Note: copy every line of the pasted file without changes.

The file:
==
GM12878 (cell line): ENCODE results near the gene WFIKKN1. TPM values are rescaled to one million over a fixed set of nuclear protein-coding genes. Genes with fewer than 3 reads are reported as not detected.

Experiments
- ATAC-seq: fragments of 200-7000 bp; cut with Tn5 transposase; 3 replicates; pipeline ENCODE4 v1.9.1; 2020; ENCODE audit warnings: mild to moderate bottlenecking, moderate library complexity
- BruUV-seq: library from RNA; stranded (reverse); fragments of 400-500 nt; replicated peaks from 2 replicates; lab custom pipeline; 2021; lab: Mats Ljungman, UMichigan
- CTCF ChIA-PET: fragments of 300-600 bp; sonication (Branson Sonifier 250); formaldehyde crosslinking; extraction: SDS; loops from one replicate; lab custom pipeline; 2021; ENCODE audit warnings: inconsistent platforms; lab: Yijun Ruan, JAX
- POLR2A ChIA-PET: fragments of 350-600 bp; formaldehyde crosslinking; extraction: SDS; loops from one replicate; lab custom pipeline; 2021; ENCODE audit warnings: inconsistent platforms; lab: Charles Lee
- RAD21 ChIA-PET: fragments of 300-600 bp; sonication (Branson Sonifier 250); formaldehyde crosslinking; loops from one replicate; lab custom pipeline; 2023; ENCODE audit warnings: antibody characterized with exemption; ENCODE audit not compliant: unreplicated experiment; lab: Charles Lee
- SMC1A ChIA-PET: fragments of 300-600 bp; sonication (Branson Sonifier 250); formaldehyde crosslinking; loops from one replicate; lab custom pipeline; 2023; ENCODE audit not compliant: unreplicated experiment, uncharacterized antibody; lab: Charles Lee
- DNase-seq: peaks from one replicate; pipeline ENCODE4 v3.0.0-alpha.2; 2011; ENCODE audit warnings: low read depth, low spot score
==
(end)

GM12878 (cell line): ENCODE results near the gene WFIKKN1. TPM values are rescaled to one million over a fixed set of nuclear protein-coding genes. Genes with fewer than 3 reads are reported as not detected.

Experiments
- ATAC-seq: fragments of 200-7000 bp; cut with Tn5 transposase; 3 replicates; pipeline ENCODE4 v1.9.1; 2020; ENCODE audit warnings: mild to moderate bottlenecking, moderate library complexity
- BruUV-seq: library from RNA; stranded (reverse); fragments of 400-500 nt; replicated peaks from 2 replicates; lab custom pipeline; 2021; lab: Mats Ljungman, UMichigan
- CTCF ChIA-PET: fragments of 300-600 bp; sonication (Branson Sonifier 250); formaldehyde crosslinking; extraction: SDS; loops from one replicate; lab custom pipeline; 2021; ENCODE audit warnings: inconsistent platforms; lab: Yijun Ruan, JAX
- POLR2A ChIA-PET: fragments of 350-600 bp; formaldehyde crosslinking; extraction: SDS; loops from one replicate; lab custom pipeline; 2021; ENCODE audit warnings: inconsistent platforms; lab: Charles Lee
- RAD21 ChIA-PET: fragments of 300-600 bp; sonication (Branson Sonifier 250); formaldehyde crosslinking; loops from one replicate; lab custom pipeline; 2023; ENCODE audit warnings: antibody characterized with exemption; ENCODE audit not compliant: unreplicated experiment; lab: Charles Lee
- SMC1A ChIA-PET: fragments of 300-600 bp; sonication (Branson Sonifier 250); formaldehyde crosslinking; loops from one replicate; lab custom pipeline; 2023; ENCODE audit not compliant: unreplicated experiment, uncharacterized antibody; lab: Charles Lee
- DNase-seq: peaks from one replicate; pipeline ENCODE4 v3.0.0-alpha.2; 2011; ENCODE audit warnings: low read depth, low spot score